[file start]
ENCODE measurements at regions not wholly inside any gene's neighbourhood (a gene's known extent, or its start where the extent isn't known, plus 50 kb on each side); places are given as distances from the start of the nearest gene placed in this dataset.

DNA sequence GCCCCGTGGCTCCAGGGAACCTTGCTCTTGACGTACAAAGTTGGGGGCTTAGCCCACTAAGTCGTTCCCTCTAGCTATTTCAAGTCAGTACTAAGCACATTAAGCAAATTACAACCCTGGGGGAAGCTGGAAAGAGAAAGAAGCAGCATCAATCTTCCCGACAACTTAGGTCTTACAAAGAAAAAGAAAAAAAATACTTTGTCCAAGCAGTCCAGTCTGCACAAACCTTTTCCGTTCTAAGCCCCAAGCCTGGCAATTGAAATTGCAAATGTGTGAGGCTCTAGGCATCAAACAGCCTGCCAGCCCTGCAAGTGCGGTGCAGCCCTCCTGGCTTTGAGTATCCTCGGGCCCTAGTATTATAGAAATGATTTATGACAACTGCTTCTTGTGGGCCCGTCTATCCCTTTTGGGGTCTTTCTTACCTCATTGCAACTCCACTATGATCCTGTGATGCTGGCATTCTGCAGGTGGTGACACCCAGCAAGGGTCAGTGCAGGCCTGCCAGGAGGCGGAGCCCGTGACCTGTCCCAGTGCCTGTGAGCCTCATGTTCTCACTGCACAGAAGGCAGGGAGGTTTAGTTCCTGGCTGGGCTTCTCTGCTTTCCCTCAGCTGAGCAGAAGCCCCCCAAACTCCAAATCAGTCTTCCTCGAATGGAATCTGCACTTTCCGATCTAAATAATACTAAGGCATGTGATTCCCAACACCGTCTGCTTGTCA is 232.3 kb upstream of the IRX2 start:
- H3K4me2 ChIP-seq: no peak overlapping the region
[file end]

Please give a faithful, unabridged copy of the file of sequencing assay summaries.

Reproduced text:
ENCODE measurements at regions not wholly inside any gene's neighbourhood (a gene's known extent, or its start where the extent isn't known, plus 50 kb on each side); places are given as distances from the start of the nearest gene placed in this dataset.

DNA sequence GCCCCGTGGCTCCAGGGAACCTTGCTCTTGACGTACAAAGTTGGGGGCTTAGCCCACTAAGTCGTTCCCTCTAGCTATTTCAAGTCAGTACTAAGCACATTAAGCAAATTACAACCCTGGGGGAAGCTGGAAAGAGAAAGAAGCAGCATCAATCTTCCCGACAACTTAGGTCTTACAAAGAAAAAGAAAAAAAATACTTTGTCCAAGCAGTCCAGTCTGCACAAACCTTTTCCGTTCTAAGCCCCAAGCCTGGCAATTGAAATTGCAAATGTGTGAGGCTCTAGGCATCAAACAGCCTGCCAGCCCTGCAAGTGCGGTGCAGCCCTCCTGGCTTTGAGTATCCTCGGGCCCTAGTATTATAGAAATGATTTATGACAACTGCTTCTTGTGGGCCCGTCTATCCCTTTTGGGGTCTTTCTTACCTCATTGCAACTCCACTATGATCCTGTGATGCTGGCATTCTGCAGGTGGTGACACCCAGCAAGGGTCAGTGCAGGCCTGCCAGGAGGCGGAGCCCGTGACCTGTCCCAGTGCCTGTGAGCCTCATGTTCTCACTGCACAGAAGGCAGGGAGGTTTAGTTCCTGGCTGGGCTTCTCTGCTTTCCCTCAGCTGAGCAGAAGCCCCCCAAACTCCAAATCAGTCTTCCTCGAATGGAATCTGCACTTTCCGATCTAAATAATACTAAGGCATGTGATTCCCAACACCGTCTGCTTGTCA is 232.3 kb upstream of the IRX2 start:
- H3K4me2 ChIP-seq: no peak overlapping the region